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Data modeling software: How to choose between custom and commercial

Should you build custom data modeling applications or buy data modeling software? Get an expert's take, plus see how using a conceptual data model plays a vital role in each method.

Should we build a custom data modeling application or buy commercial data modeling software? Are there any differences in both approaches? And, if not much, is there any specific care that needs to be taken in the case of buying data modeling products?

Data modeling will be significantly different for COTS (commercial off-the-shelf) applications vs. custom applications. There will be varying degrees of ability to change the data model for a COTS application, ranging from impossible (e.g., proprietary data storage and unpublished data models) to moderately difficult. Some COTS applications enable users to create and implement a logical data model (LDM) without allowing any direct control over the physical data model. Others (SAP, for example) may allow you to create additional tables and columns — but this is done through the application itself. Where it is technically possible to change a physical data model (if, say, the application uses a non-proprietary database for which you have DBA permissions and the data model is published), one should really think twice before attempting to change it due to the risk of invalidating support agreements.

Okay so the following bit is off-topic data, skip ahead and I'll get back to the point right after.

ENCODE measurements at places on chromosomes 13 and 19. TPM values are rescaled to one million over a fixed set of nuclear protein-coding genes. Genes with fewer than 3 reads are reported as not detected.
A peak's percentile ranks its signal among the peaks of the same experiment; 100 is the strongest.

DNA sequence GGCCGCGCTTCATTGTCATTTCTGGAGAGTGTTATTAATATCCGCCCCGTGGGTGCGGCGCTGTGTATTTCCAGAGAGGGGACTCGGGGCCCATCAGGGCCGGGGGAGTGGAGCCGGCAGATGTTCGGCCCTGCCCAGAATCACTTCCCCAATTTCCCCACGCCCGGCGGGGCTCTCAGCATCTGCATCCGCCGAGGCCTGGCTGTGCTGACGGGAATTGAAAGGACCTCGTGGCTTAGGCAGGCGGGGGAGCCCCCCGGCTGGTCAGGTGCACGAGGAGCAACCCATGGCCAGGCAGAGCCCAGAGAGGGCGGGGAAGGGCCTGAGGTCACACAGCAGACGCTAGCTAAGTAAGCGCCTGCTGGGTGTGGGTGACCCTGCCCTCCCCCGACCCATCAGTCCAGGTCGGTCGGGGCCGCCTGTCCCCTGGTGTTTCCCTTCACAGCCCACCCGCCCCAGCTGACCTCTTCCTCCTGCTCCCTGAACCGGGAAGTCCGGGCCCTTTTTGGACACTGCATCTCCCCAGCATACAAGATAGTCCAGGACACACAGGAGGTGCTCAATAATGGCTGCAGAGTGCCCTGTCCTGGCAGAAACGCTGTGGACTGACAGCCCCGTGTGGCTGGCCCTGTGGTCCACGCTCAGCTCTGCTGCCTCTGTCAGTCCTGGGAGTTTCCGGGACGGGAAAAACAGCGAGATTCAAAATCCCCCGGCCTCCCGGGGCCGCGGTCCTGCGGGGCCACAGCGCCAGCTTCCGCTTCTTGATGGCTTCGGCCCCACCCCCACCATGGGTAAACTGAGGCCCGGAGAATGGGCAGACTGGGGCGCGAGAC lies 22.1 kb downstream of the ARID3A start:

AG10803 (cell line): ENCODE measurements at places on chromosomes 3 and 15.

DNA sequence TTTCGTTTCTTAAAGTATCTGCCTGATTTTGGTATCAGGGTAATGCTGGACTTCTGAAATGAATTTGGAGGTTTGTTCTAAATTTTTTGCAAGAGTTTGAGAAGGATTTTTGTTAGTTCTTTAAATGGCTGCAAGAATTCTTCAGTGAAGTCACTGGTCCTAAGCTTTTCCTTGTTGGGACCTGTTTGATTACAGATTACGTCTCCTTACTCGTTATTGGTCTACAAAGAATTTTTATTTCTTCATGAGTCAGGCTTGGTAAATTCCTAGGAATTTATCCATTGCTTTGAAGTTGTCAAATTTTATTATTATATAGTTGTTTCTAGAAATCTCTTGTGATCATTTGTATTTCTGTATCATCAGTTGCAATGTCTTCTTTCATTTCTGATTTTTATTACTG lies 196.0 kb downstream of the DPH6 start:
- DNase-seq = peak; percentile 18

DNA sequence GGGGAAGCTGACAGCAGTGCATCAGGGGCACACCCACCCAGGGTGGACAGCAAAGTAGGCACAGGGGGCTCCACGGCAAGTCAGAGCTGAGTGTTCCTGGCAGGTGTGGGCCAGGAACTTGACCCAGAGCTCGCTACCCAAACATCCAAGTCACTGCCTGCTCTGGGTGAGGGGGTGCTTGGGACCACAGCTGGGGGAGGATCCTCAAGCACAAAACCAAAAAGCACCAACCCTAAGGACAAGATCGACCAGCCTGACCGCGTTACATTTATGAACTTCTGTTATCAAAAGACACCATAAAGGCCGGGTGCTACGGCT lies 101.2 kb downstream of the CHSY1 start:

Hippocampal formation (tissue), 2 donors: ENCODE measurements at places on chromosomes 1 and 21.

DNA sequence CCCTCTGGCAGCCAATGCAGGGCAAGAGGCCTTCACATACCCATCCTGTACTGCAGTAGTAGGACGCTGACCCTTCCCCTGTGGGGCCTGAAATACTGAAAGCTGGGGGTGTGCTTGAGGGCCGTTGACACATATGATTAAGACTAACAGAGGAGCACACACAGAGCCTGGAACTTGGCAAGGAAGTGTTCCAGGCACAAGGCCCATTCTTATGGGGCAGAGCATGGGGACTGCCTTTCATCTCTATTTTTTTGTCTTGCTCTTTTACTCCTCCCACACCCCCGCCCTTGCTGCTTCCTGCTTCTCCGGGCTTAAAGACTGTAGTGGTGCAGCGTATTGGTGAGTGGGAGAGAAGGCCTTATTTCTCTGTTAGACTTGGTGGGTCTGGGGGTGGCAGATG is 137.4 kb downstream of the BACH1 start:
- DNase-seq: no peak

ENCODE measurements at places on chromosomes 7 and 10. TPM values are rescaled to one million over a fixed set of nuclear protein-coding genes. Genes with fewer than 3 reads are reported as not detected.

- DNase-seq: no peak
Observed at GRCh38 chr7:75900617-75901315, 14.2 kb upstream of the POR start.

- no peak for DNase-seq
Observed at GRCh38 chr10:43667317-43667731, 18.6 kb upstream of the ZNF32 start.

One data modeling skill set that completely transcends COTS or custom applications is conceptual data modeling. A conceptual data model (CDM) is a business-centric model that should be independent of technology or applications. CDMs identify business objects (i.e., entities) and their relationships in order to understand the business from a data perspective and serve as a framework for information systems. One mistake frequently made is not developing a CDM before buying COTS applications, which leaves companies without an understanding of how the software will align with the business and where modifications may be required. When developing a CDM for this purpose, it is important to use names that resonate with business users, as you should have the business side review, understand and approve the model. You also will want to maintain a mapping between business terminology and COTS application terminology. That process, called data rationalization, applies even for custom applications, as the entity names in the CDM may not necessarily translate to an LDM due to abstraction and other reasons.

A common approach to the build vs. buy argument is to buy best-of-breed applications and then integrate on the back end, perhaps in a data warehouse. Besides using the CDM to identify differences between existing business data and COTS software, the data rationalization mappings will be invaluable for determining how to integrate data from the different applications you choose in a best-of-breed approach.

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